t1 and t2 provide information about sociodemographic, psychiatric, and criminal features of the sample before they committed their index offense. The mean±SD age of the group was 45.4±8.8 years, with a range from 26 to 63 years. For all but one of these 43 acquittees, the index event was a major violent offense; 30 acquittees (70 percent) had committed murder. The mean± SD age when the index offense was committed was 32.7±9.4 years, an average of 12.8±4.8 years before the chart review for the study was conducted.
The mean length of participation in the program was 68.4±50.3 months; however, the length of time in treatment for psychiatric illness varied widely—from 4.9 months to 18.4 years. One patient withdrew from the program in mid-1996, after the conditional release period ended.
Rehospitalizations and rearrests
During 1996 seven of the 43 acquittees (16 percent) remained hospitalized continuously since being adjudicated as not guilty by reason of insanity; for these individuals adjudication had occurred between 6.7 years and 13.4 years ago. They obtained off-grounds passes to attend our outpatient program.
Of the 36 acquittees who were released from their index hospitalization, 20 (56 percent) were rehospitalized at least once since program entry. Eleven were rehospitalized once, six twice, one three times, and two six times. In 1996 eight were rehospitalized, and 18 spent at least part of 1996 in the hospital; for ten patients the 1996 hospitalization was a continuation of their 1995 admission.
Of the 39 patients for whom hospitalization data were available, 21 (54 percent) were not hospitalized in 1996. (Information about rehospitalization was missing for four persons.) Thirty-two patients (82 percent) spent at least part of the year out of the hospital.
Since their index offense, seven of the 43 patients (16 percent) were rearrested for a new crime, including three in 1996; one patient committed a new crime while still hospitalized but was not rearrested. Five of those who were rearrested also were rehospitalized, and one assaulted another patient and was rearrested while hospitalized. One patient was arrested three times, including twice in 1996, but information about rehospitalization for this patient could not be found in the records. For five of the eight patients who were rearrested, the crime involved violence toward another person. The types of new crimes committed by the other three patients were violence to property, a drug-related offense, and a nonviolent non-drug-related offense.
As t1 and t2 show, little variation was found between the groups. On sociodemographic characteristics, neither the rehospitalized group nor the criminally recidivistic group differed significantly from those who were neither rehospitalized nor recidivistic, with one exception. Social adjustment was significantly worse among the rehospitalized patients and marginally worse among recidivistic patients.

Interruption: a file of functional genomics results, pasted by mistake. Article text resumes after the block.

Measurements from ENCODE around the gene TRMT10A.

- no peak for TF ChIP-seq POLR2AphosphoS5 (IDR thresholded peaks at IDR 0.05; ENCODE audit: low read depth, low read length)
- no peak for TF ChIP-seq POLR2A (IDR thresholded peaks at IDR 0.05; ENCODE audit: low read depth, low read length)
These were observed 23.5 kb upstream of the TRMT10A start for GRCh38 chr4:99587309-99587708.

The rehospitalized and recidivistic groups did not differ significantly from the group that was not rehospitalized or recidivistic in age, age at index crime, years since index crime, and number of years in the program.
Psychiatric and criminal histories.
A smaller percentage of the patients who were neither rehospitalized nor recidivistic had a previous psychiatric illness, and a larger percentage of these patients had at least partial recovery. A larger percentage of the rehospitalized patients reported substance use but a smaller percentage had been in treatment for substance use. A smaller percentage of patients who were not hospitalized or recidivistic had a history of interpersonal violence, arrests, or criminal convictions. However, none of these differences approached statistical significance.
t3 shows the breakdown by group for axis I and II psychiatric diagnoses, which were based on comprehensive evaluations conducted by the program staff.
Axis I disorders were diagnosed for all but one patient. The most prevalent non-substance-related catagory was schizophrenia, schizoaffective disorder, or a nonaffective psychosis; 25 of the 38 patients who could be categorized as rehospitalized or recidivistic (66 percent) had one of these disorders. More than 70 percent, or 27 of the 38 patients, had more than one axis I diagnosis. A substance use disorder was the most frequent comorbid condition for 22 patients. Altogether, 58 percent, or 22 of the 38 patients, had a comorbid substance-related disorder. Every patient who had a substance-related disorder had at least one other axis I diagnosis. The groups did not differ significantly in diagnostic composition.
Axis II personality disorders were diagnosed for 24 of the 38 patients who could be categorized as rehospitalized or recidivistic (63 percent). One patient had a personality disorder and mild mental retardation, but no axis I diagnosis. Personality disorder not otherwise specified and mixed personality disorder were the most frequently made axis II diagnoses. For those that could be more precisely classified, cluster B diagnoses, particularly antisocial and borderline personality disorders, were made more frequently than cluster A or C diagnoses. The groups did not differ significantly in axis II disorders.
During 1996 a total of 27 percent of the patients in the group that was neither rehospitalized nor recidivistic were scheduled to attend the program at least every other week, compared with 65 percent of patients in the rehospitalized group (χ2=8.22, df=2, p=.02) and 50 percent of patients in the recidivistic group (not a significant difference). Twenty-seven percent of the patients who were neither rehospitalized nor recidivistic attended less than once a month, and 47 percent attended one or two times a month. The proportions were smaller in the other two groups. For the rehospitalized group these figures were 0 and 35 percent, respectively, and for the recidivistic group, they were 13 and 38 percent, respectively.